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I've recently been doing some research involving a possible connection between the names Astibaras (a named Diodorus Siculus used to refer to Cyaxares the Mede) and Ahasuerus (the name of both the king of the Achaemenid Empire in Megillas Esther and the father of Darius the Mede mentioned in Daniel 9:1).

As I understand, the hypothetical original form of the name Astibaras (being that it is not attested AFAIK) is Ṛštibara(š). The original form of Ahasuerus is אֲחַשְׁוֵרוֹשׁ.

My question is how likely is it that the Old Medean /ṛ/ and /b/ of Ṛštibara(š) became the ח and ו of אֲחַשְׁוֵרוֹשׁ?

EDIT (4/2/2024): I should clarify that my intention isn't to identify Ahasuerus with the Astibaras. Rather, I was thinking that he could be Gaumata.

A few weeks ago, I came to discover that there seems to have been a voice in quite a few Rabbinic writings that point to Ahasuerus being a Mede rather than a Persian (Targum Sheni on Esther 1:1:4, Yalkut Shimoni on Nach 1049:8, and Pirkei deRebbi Eliezer 49:12). In them, Ahasuerus is said to be the son of Darius the Mede, and one of them says he was trying to imitate the Medes during the feast at the beginning of the Megillah. This becomes more interesting when Daniel 9:1 is taken into account, where this same Darius the Mede is said to have had a father also called Ahasuerus. If we are to take these opinions at face value, this means Ahasuerus and his grandfather had the same name. And if his grandfather (who was a Mede) had that name, that would mean the name Ahasuerus had Medean origins.

To make this interesting coincidence stronger, Xenephon makes the claim in his Cyropaedia that Cyaxares had a grandson who was also known as Cyaxares, who was an alleged son of Astyages. While it definitely seems like this Cyaxares never ruled the Median Empire, it is interesting to note this pattern of a Mede king and his grandson sharing the same name, with that grandson's father also being a contemporary of Cyrus II. And as if the connection wasn't strong enough: Whoever wrote the apocryphal book of Tobit seems to identify this Ahasuerus of Daniel 9:1 with Cyaxares (as seen in Tobit 14:15, where we see Ahasuerus leading the Ninevites into exile).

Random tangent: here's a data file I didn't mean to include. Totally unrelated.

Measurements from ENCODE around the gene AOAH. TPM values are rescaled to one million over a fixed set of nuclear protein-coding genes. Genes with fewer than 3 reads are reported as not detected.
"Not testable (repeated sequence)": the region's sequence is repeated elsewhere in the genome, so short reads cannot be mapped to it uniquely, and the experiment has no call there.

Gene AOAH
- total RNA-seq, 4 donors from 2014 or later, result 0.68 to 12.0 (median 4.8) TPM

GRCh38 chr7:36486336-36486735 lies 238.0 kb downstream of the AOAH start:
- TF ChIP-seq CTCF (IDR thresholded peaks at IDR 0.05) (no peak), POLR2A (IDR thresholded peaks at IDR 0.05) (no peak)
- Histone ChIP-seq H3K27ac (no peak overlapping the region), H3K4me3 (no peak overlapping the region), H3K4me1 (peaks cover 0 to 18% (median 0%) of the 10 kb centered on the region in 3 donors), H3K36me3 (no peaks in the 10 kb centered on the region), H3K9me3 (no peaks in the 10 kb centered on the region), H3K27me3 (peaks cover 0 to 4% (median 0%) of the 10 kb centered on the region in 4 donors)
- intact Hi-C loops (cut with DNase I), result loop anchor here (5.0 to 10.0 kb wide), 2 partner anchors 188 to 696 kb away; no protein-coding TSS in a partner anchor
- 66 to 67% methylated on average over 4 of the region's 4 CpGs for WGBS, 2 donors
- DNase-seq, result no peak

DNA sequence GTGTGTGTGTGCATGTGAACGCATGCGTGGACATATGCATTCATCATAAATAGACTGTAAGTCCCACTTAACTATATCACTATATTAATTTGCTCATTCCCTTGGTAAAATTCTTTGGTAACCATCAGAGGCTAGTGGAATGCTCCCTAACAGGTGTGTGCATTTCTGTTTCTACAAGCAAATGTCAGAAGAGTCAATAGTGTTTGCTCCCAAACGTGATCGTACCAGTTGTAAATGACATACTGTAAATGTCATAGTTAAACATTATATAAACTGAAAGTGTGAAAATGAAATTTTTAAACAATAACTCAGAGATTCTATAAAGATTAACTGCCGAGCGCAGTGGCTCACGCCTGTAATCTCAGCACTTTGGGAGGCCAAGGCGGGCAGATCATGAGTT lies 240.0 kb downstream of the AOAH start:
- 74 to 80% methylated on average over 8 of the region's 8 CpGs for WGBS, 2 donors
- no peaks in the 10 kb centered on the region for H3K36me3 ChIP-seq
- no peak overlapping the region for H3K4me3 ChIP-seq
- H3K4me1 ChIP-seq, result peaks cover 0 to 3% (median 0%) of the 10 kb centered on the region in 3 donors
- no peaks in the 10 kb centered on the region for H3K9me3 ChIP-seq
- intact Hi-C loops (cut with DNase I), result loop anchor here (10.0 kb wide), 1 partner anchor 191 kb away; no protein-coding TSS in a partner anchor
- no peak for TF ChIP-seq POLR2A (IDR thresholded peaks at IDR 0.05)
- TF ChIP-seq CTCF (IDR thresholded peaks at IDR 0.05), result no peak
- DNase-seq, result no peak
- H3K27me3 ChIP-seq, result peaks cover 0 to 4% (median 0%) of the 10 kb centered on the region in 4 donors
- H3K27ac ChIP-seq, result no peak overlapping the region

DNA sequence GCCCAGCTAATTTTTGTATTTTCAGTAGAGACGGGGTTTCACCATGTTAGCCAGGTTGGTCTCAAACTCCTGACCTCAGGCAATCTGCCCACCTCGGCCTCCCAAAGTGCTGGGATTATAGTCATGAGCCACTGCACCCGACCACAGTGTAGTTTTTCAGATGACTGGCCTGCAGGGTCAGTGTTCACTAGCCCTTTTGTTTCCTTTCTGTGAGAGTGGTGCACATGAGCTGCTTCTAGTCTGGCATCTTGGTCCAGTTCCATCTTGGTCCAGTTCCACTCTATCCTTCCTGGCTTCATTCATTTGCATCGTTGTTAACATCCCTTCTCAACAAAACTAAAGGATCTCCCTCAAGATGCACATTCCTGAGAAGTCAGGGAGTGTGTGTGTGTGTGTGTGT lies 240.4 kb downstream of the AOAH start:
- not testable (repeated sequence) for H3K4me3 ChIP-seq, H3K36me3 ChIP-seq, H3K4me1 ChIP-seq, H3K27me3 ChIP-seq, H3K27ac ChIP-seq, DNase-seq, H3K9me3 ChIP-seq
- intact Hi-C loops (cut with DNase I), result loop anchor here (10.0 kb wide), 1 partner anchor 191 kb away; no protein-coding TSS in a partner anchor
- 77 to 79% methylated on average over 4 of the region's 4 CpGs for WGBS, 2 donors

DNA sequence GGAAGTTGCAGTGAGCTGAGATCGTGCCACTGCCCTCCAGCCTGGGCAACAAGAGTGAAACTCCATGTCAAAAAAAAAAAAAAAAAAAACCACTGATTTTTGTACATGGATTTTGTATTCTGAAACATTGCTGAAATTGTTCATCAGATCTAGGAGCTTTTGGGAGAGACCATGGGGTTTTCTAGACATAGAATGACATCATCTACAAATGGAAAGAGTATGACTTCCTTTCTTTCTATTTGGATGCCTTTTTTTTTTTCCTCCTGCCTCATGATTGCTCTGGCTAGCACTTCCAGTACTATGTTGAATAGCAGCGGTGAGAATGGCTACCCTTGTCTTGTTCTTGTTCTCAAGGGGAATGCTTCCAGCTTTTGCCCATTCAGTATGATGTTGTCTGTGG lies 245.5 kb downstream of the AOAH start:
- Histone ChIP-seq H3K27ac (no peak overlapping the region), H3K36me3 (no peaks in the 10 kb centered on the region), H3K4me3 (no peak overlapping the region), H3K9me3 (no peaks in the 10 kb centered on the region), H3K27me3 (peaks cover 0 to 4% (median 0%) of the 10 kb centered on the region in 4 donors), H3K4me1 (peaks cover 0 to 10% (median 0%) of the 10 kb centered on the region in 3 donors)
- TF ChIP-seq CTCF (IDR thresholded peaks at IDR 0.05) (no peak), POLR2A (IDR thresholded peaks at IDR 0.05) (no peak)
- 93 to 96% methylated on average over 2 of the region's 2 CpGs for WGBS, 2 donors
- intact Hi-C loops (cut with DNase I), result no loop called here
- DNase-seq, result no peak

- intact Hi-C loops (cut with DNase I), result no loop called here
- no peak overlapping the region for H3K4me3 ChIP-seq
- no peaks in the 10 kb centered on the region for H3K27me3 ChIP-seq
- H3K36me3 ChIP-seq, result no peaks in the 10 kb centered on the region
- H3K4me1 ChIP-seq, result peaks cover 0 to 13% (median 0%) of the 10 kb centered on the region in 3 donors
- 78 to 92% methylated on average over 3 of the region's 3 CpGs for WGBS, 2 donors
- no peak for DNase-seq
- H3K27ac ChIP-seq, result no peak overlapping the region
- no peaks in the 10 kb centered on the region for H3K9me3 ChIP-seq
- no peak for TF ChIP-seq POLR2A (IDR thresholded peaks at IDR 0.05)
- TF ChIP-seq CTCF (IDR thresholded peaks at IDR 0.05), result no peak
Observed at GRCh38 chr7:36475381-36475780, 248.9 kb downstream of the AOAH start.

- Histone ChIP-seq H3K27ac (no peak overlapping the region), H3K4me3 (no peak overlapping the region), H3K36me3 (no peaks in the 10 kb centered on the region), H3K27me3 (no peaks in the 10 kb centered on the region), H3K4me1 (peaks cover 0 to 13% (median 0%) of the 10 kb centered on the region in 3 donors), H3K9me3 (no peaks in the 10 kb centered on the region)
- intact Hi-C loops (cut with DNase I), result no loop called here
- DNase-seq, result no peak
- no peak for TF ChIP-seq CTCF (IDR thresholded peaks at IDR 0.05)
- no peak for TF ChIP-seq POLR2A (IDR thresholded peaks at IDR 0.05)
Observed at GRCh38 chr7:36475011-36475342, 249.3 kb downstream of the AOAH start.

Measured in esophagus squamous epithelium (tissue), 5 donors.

Now what does this have to do with Gaumata? The Jewish commentator Rashi comments on Daniel 11:2 that while Seder Olam orders the kings of Persia as Cyrus, Ahasuerus, Darius and Artaxerxes, Yosifon says that Cambyses reigned between Cyrus and Ahasuerus. This puts Ahasuerus squarely in the same position as Gaumata, a Mede who claimed to be Bardiya (at least according to Darius), and reigned between Cambyses and Darius.

Putting all this together, it seems as though Ahasuerus, Gaumata and Cyaxares II are in fact the same person. We even have a good motive for the initial usurpation: Ahasuerus/Cyaxares II was sidelined by either his father or the Mede nobility in favor of Cyrus, and probably was waiting to take matters into his own hands. Honestly, connecting Cyaxares' other name Astibaras with Ahasuerus seemed to make a lot of sense.

Of course this theory isn't without its faults. Gaumata seems to have reigned for only a few months, while Ahasuerus is said to have reigned for multiple years. And of course, the phonetic issues between the particles *ṛšti and ăḥaš as well as finding out aḫšiyâršu was in fact an attested name this whole time.

Anyway, this has much less to do with linguistics and more to do with history in general. The answers I've gotten have given me much to think about, so thanks!